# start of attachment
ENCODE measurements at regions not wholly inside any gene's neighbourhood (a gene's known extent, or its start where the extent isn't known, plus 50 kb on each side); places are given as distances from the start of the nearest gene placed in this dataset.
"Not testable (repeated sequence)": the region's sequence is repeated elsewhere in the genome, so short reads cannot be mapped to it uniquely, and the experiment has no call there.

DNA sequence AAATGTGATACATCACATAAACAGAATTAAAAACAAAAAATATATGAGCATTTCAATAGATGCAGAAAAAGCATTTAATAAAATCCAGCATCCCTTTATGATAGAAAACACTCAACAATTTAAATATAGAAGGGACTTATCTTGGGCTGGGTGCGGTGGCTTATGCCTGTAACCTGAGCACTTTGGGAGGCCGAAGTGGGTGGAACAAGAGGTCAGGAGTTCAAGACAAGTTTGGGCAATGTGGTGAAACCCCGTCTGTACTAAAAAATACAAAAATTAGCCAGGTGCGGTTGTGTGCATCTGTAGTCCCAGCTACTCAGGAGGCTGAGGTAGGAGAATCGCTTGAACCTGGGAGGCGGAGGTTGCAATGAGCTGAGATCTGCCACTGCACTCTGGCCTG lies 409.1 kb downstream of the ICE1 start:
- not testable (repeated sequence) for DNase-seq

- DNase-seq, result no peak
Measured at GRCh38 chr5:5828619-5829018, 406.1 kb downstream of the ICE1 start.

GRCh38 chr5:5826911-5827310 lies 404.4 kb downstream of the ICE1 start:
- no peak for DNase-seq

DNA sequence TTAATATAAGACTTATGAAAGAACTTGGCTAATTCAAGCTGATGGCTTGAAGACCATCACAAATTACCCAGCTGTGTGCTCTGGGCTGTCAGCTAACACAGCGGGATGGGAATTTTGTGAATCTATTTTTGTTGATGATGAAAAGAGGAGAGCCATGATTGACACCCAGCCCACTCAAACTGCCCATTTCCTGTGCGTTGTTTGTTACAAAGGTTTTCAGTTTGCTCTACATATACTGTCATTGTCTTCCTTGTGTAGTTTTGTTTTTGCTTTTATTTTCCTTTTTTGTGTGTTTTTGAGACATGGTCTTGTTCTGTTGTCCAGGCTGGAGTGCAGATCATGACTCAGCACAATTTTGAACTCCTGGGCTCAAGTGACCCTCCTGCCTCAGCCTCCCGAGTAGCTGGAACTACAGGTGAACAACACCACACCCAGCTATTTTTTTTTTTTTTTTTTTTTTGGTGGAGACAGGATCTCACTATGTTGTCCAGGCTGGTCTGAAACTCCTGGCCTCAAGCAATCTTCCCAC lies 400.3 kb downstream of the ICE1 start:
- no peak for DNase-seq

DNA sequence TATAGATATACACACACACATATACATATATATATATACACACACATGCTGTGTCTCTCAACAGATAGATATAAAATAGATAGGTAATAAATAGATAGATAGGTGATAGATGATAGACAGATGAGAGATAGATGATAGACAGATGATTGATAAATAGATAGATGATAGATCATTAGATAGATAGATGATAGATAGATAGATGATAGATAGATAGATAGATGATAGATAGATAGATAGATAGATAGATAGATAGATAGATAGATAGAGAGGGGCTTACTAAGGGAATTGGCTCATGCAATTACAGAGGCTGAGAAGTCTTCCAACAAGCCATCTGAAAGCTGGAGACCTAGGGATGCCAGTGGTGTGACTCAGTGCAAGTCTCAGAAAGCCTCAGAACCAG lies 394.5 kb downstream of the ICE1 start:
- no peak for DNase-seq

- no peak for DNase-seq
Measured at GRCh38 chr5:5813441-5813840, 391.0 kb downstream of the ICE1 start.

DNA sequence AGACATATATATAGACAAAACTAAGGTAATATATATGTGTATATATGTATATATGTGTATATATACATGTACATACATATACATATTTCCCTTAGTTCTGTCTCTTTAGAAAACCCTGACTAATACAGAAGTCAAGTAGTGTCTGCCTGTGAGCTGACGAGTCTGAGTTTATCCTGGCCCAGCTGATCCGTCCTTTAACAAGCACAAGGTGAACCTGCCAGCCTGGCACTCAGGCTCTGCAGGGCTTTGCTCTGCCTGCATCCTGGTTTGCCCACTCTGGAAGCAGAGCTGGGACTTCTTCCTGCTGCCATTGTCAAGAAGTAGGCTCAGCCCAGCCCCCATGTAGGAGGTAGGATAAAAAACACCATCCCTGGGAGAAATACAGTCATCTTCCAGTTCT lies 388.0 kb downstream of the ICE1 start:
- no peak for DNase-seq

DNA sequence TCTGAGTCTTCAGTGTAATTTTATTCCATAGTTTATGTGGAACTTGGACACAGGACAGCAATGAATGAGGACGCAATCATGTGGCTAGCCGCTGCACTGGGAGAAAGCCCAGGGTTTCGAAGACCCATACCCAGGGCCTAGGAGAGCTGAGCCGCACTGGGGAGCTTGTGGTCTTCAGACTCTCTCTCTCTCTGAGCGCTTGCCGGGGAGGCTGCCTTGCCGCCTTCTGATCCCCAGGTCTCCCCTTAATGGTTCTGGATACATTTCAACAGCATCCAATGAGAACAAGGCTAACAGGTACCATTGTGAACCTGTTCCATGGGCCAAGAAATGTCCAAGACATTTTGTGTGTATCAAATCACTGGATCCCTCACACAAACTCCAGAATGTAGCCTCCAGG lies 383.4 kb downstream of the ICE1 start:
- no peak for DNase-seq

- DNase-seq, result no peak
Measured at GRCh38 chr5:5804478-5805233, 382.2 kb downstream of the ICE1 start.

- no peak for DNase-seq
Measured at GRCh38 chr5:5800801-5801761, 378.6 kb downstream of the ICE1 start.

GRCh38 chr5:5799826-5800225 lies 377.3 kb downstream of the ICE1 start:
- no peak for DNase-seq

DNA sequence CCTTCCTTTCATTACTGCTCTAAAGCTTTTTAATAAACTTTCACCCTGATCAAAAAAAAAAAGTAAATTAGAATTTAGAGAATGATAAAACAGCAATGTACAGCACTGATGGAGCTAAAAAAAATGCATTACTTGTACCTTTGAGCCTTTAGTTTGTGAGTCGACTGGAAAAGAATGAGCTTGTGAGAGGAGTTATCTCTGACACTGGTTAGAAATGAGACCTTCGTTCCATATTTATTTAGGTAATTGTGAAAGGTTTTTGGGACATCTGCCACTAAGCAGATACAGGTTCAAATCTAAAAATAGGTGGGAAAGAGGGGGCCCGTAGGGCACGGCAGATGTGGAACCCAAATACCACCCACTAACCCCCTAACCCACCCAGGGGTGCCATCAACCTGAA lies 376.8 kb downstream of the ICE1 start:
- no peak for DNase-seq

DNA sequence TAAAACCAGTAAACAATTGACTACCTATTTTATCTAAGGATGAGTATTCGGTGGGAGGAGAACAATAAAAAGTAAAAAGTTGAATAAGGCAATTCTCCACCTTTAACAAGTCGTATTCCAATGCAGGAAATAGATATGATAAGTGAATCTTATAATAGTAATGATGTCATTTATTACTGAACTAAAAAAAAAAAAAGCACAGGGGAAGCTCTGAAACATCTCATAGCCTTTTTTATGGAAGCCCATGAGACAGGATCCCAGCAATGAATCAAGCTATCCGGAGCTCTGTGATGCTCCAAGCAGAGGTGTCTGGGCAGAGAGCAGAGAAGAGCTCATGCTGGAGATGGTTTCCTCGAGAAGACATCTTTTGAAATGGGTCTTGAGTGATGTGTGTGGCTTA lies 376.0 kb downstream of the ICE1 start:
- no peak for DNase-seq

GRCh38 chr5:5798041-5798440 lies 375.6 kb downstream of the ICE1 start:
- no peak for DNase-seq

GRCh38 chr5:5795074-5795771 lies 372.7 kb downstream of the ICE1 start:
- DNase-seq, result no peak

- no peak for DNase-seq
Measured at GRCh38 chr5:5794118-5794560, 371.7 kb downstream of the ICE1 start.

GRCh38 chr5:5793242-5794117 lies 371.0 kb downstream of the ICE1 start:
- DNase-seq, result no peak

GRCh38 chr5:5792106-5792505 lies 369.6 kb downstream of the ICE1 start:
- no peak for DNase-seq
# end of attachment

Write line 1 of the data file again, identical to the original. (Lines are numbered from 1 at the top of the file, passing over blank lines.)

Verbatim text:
ENCODE measurements at regions not wholly inside any gene's neighbourhood (a gene's known extent, or its start where the extent isn't known, plus 50 kb on each side); places are given as distances from the start of the nearest gene placed in this dataset.